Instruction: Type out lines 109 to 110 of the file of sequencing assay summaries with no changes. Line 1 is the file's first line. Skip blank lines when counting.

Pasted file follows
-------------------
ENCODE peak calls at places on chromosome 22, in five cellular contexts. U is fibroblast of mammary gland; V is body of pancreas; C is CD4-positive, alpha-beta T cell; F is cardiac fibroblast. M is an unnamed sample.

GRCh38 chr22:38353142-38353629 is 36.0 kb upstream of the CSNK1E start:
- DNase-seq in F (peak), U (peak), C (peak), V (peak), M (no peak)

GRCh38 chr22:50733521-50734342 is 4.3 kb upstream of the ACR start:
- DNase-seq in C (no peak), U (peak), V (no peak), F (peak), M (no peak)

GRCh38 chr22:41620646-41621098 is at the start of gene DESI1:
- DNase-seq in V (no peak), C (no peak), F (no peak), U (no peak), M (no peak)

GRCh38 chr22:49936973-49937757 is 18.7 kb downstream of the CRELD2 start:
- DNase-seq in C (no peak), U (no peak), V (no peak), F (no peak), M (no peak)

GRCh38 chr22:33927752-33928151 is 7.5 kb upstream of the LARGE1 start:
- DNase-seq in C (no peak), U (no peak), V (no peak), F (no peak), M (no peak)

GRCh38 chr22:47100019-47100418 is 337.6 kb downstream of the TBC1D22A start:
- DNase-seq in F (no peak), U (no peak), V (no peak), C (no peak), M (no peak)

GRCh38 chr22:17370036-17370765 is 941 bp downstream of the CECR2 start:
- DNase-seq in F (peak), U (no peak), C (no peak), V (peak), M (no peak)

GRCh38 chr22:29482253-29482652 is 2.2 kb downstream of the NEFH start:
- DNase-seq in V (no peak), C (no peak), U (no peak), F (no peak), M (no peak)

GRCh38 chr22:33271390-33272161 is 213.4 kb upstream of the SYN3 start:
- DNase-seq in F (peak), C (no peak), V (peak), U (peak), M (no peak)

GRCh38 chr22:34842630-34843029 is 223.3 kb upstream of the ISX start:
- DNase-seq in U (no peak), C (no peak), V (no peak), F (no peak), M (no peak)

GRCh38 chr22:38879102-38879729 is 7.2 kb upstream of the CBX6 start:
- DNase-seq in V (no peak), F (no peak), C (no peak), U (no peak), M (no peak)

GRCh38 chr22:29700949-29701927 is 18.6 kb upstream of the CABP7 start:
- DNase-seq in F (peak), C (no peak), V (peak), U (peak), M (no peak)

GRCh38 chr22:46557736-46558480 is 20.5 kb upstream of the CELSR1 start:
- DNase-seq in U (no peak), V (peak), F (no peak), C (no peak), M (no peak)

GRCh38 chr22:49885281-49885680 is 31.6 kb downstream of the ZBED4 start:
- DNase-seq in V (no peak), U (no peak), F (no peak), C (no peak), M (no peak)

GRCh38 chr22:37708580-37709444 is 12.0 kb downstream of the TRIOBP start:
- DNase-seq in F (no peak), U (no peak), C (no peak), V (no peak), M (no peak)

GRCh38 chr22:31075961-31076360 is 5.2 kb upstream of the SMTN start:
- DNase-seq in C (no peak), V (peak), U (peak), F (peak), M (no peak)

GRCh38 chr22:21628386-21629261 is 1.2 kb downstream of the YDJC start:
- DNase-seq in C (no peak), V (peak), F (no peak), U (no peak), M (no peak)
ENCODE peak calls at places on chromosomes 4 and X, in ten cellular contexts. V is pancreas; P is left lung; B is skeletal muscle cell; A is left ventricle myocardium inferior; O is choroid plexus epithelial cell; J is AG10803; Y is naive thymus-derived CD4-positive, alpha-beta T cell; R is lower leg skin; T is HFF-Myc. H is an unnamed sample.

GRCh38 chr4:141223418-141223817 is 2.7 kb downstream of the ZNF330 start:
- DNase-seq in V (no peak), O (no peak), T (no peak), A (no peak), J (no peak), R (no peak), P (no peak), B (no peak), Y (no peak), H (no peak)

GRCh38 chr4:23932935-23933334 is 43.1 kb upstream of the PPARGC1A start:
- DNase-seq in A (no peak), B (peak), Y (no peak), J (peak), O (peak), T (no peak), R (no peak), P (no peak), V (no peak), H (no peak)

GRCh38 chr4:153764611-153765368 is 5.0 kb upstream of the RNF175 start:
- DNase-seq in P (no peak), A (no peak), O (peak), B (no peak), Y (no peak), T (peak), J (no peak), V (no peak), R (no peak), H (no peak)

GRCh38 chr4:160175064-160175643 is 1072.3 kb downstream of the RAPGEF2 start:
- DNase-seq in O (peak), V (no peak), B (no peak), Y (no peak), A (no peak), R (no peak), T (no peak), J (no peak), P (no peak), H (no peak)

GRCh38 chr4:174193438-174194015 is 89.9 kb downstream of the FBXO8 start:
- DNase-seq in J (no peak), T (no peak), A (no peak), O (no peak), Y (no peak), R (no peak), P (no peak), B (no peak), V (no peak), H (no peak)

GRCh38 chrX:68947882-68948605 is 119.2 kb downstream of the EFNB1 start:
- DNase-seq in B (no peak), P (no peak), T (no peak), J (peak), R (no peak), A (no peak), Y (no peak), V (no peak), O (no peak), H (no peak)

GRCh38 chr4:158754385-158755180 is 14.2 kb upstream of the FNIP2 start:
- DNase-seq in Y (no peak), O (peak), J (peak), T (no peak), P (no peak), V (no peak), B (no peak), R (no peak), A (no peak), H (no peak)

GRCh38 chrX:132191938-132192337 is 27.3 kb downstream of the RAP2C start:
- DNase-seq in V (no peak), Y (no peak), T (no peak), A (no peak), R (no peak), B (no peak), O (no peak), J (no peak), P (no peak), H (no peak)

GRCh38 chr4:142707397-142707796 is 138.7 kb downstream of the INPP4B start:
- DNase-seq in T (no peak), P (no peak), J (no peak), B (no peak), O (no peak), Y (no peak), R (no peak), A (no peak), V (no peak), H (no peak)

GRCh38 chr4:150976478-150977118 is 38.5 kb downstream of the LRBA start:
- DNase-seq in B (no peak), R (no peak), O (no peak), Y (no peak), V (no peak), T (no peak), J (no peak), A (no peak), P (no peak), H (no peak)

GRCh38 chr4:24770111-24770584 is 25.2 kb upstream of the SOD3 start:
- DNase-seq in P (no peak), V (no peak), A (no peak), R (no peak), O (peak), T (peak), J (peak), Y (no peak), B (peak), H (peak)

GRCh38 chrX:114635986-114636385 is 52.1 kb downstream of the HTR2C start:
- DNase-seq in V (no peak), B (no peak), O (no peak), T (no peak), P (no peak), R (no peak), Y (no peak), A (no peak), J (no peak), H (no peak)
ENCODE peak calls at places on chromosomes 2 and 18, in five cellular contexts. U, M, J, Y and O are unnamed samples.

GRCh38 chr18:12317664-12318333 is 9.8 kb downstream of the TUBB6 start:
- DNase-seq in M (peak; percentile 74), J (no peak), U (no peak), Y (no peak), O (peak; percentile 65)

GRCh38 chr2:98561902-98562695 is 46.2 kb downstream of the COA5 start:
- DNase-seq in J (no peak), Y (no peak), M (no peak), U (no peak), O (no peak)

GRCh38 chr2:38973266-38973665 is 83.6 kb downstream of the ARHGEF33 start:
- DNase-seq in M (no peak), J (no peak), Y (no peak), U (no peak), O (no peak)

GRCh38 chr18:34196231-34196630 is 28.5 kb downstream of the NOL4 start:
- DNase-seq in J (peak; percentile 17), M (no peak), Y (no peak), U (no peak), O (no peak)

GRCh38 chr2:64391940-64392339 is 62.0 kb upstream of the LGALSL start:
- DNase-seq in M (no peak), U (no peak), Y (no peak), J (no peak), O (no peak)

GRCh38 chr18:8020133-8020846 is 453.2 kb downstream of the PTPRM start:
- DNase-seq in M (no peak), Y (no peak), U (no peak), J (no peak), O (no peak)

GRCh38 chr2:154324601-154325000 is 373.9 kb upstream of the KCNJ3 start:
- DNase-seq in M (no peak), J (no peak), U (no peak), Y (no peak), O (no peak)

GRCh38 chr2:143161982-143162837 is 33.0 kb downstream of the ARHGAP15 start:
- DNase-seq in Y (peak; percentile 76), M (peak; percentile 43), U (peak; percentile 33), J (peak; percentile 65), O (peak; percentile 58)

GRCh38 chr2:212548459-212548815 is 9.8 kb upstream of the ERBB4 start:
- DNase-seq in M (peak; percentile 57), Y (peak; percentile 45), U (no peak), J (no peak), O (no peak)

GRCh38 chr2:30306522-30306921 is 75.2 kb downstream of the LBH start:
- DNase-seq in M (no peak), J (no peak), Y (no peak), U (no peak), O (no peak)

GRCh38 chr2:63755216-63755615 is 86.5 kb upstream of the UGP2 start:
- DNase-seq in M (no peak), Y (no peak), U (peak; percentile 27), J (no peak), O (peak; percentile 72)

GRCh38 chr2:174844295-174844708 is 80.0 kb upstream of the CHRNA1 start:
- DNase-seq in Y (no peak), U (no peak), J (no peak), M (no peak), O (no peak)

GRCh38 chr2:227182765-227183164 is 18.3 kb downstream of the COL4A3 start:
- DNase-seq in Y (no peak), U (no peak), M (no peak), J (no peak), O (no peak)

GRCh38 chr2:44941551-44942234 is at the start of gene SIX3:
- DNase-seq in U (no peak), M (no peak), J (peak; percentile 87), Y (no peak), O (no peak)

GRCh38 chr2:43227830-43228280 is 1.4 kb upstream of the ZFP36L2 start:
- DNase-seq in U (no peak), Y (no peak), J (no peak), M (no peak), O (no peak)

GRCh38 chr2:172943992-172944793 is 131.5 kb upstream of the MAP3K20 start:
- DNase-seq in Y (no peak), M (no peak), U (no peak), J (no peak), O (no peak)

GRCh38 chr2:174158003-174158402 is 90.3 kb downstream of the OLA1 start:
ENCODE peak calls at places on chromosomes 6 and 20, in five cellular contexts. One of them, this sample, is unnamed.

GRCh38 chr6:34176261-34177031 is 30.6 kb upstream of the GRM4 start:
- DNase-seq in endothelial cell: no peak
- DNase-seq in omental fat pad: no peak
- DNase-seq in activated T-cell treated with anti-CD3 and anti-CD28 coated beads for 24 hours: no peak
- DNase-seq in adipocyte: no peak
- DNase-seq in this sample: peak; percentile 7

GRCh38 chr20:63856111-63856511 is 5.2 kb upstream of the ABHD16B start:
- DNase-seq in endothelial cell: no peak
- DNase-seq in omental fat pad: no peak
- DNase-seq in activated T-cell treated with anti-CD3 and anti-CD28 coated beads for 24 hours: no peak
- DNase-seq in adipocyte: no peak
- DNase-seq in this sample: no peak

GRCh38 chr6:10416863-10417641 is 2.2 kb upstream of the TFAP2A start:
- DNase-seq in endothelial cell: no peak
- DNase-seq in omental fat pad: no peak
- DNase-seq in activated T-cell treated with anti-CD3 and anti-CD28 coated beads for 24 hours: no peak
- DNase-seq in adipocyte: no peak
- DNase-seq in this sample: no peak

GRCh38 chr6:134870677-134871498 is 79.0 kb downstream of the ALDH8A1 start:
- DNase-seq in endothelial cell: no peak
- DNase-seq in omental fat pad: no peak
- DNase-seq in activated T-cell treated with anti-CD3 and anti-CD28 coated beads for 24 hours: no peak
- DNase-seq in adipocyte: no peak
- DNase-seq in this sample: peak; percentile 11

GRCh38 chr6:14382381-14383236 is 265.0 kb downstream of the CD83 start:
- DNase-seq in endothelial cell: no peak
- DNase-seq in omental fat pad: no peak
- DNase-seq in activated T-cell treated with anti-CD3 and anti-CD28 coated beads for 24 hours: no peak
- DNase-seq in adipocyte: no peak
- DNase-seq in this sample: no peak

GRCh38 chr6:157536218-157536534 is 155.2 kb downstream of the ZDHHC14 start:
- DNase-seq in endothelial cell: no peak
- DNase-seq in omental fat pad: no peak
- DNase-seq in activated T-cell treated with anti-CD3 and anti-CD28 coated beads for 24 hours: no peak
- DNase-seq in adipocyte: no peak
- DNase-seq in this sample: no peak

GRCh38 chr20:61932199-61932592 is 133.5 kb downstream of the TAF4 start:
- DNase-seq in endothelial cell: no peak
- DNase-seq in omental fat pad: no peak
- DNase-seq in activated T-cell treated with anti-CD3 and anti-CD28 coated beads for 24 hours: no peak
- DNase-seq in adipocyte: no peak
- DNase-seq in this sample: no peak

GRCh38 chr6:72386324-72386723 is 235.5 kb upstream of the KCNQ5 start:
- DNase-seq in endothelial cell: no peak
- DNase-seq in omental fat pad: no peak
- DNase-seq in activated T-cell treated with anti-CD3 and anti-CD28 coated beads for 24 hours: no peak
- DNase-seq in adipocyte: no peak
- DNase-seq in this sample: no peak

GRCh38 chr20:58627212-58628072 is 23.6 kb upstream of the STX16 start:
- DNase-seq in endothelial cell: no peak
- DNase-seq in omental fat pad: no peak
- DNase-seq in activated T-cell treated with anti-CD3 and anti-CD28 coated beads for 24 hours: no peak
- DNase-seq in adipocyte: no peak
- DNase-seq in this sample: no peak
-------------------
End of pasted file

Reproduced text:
- DNase-seq in endothelial cell: no peak
- DNase-seq in omental fat pad: no peak